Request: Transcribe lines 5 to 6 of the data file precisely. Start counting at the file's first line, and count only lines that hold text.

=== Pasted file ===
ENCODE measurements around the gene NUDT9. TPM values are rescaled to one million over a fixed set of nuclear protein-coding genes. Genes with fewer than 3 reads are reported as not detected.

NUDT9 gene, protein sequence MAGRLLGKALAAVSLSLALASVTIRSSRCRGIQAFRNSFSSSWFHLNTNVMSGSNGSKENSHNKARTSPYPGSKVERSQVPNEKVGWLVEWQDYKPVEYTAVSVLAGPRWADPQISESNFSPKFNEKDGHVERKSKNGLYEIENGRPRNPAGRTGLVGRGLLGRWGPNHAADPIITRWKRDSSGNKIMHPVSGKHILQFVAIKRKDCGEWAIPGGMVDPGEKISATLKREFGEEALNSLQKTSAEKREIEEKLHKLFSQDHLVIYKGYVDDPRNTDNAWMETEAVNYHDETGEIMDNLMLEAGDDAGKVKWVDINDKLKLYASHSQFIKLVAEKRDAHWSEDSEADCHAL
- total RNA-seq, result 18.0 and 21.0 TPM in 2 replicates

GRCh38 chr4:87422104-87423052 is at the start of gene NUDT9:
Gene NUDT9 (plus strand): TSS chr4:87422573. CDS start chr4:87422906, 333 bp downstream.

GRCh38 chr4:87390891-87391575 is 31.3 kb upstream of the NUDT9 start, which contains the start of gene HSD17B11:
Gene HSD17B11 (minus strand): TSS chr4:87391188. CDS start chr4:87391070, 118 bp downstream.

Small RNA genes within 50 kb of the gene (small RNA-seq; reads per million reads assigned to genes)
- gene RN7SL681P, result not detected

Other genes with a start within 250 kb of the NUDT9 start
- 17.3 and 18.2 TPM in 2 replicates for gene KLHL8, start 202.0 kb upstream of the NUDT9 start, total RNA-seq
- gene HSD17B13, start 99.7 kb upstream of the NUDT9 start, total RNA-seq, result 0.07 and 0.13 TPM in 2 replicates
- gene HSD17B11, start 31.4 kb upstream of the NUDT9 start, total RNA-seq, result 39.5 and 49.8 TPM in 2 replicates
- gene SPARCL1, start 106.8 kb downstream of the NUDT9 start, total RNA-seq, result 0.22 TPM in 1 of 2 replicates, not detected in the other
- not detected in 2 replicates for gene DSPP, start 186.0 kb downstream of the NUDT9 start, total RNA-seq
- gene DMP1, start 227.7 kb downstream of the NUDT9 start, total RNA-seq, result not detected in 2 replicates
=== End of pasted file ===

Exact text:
Gene NUDT9 (plus strand): TSS chr4:87422573. CDS start chr4:87422906, 333 bp downstream.

GRCh38 chr4:87390891-87391575 is 31.3 kb upstream of the NUDT9 start, which contains the start of gene HSD17B11: